Miriam Ingber (Yale Law School) and Kristi Jobson (Harvard Law School) discuss what they’re looking for in law school applicants, covering hot topics like grade inflation, graduate degrees, extracurriculars and work experience, and the GRE vs. LSAT.
Miriam Ingber (Yale Law School) and Kristi Jobson (Harvard Law School) will provide candid, accurate, and straightforward advice about law school admissions. Topics will include application timing, letters of recommendation, personal statements, and more!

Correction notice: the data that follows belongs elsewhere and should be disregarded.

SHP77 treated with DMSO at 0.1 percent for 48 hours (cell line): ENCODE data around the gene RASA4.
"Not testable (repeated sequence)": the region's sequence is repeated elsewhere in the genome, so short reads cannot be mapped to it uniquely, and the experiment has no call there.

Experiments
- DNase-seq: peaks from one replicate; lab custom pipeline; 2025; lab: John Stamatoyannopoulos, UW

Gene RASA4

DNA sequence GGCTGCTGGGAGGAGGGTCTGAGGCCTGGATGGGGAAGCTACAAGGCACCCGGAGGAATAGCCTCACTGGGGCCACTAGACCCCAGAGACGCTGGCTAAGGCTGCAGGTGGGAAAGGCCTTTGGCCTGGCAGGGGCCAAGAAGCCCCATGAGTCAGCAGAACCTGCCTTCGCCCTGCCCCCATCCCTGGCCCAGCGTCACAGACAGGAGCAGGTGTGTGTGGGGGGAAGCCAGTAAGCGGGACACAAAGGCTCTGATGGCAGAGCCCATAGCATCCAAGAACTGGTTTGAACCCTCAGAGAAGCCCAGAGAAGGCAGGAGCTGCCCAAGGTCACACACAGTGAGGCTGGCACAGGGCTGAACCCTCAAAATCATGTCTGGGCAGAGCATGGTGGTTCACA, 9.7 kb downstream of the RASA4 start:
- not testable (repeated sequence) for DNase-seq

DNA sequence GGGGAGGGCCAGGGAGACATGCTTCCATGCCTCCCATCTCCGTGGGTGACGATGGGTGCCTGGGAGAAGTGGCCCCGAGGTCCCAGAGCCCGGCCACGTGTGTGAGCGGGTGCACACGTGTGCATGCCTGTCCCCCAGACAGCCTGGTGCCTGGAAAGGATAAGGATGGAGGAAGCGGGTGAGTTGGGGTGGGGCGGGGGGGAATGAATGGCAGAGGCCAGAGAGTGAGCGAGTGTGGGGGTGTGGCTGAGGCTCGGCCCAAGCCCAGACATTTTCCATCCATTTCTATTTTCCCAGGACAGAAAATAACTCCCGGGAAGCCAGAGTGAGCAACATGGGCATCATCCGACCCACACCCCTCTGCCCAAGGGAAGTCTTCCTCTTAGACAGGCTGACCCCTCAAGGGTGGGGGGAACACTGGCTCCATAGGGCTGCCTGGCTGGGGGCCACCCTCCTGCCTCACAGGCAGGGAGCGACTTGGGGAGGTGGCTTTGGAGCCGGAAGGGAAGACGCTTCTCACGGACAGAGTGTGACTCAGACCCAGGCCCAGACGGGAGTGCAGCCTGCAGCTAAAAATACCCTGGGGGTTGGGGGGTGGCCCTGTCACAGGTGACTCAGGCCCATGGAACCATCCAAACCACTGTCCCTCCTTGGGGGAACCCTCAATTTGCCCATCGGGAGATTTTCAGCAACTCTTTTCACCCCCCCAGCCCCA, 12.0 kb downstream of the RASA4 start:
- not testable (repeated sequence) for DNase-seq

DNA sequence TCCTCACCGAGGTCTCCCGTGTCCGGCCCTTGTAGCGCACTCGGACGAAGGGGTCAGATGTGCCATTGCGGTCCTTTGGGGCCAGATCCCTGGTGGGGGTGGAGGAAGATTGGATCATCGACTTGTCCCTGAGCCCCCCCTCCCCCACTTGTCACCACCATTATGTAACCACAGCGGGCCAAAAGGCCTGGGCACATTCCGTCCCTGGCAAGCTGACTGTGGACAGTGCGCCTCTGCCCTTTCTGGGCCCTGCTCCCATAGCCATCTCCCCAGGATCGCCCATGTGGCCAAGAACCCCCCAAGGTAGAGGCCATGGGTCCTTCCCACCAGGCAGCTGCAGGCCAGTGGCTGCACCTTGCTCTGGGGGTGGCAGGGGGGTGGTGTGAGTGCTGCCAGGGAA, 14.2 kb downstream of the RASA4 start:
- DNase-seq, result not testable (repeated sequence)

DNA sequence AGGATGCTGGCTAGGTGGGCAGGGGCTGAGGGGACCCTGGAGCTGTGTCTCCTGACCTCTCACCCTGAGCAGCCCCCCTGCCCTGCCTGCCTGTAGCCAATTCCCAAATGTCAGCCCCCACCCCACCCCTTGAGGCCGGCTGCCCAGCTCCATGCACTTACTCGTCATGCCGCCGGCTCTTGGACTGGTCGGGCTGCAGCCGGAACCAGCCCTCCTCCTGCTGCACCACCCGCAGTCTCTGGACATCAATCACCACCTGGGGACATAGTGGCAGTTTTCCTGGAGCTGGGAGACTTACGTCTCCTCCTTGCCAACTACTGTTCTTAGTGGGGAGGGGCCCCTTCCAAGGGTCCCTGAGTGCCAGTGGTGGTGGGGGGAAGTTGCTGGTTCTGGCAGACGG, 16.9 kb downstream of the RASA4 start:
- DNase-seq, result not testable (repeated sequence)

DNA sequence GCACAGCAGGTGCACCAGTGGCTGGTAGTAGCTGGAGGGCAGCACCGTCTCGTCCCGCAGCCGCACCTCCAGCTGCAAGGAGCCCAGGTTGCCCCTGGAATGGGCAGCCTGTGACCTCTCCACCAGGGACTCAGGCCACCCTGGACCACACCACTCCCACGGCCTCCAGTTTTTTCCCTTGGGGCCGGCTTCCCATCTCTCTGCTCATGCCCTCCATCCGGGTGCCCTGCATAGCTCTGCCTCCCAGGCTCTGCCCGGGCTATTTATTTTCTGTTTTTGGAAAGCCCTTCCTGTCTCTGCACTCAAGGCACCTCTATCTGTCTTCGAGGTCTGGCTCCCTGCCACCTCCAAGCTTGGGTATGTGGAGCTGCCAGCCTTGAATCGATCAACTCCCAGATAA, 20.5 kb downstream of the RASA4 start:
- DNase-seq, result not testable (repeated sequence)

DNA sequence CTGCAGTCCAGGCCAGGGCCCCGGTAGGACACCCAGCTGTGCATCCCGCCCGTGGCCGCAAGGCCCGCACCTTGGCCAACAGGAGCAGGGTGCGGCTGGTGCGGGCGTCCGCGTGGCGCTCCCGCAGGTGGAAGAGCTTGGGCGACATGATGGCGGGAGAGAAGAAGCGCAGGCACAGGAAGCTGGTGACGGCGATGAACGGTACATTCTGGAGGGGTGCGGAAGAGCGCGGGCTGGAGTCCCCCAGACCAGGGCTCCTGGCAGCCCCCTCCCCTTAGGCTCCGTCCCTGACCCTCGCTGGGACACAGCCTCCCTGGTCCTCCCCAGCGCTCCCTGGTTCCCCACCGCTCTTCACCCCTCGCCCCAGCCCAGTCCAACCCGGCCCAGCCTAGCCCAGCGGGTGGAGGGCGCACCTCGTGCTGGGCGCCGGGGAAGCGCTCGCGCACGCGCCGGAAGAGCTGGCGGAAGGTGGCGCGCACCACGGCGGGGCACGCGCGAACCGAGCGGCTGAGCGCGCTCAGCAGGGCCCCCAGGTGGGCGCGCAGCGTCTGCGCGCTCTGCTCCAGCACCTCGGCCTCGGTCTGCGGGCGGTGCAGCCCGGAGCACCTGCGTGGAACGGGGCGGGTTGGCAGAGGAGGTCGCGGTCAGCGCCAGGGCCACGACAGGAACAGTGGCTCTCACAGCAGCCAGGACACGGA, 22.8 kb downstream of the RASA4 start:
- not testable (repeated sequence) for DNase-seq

Born in Paris to an African-American GI and a French woman at the end of World War II, Dr. Daniel Pauly rose from a difficult and extraordinarily unusual childhood in Europe to become one of the most daring, productive, and influential fisheries scientists in the history of the field — and the first to illuminate the global extent and significance of overfishing. A professor and principal investigator of the Sea Around Us Project at the University of British Columbia, Dr. Pauly has devoted his career to studying and documenting the impact of fisheries on marine ecosystems and advocating for cutting-edge policies to address it. The software, scientific tools, and methods he and his research team developed have transformed understanding of how humans are impacting oceans. His research makes very clear that fish are in global peril — and so, in turn, are we. If our species manages to reverse course and avoid the “watery horror show,” as he calls it, for which we’re on track, it will be thanks in large part to his and his colleagues’ vision, courage, and decades of tireless work. In this episode, we speak with Dr. Pauly about the “toxic triad” that characterizes modern fisheries (catches are underreported, science is ignored, and the environment is blamed when fish populations collapse as a result), how “shifting baseline syndrome” — a term he coined — results in slow and inadequate responses to overfishing and climate change, why fish are shrinking and struggling to breathe as oceans warm, and why we need to end high seas fishing and government subsidies of international fishing fleets.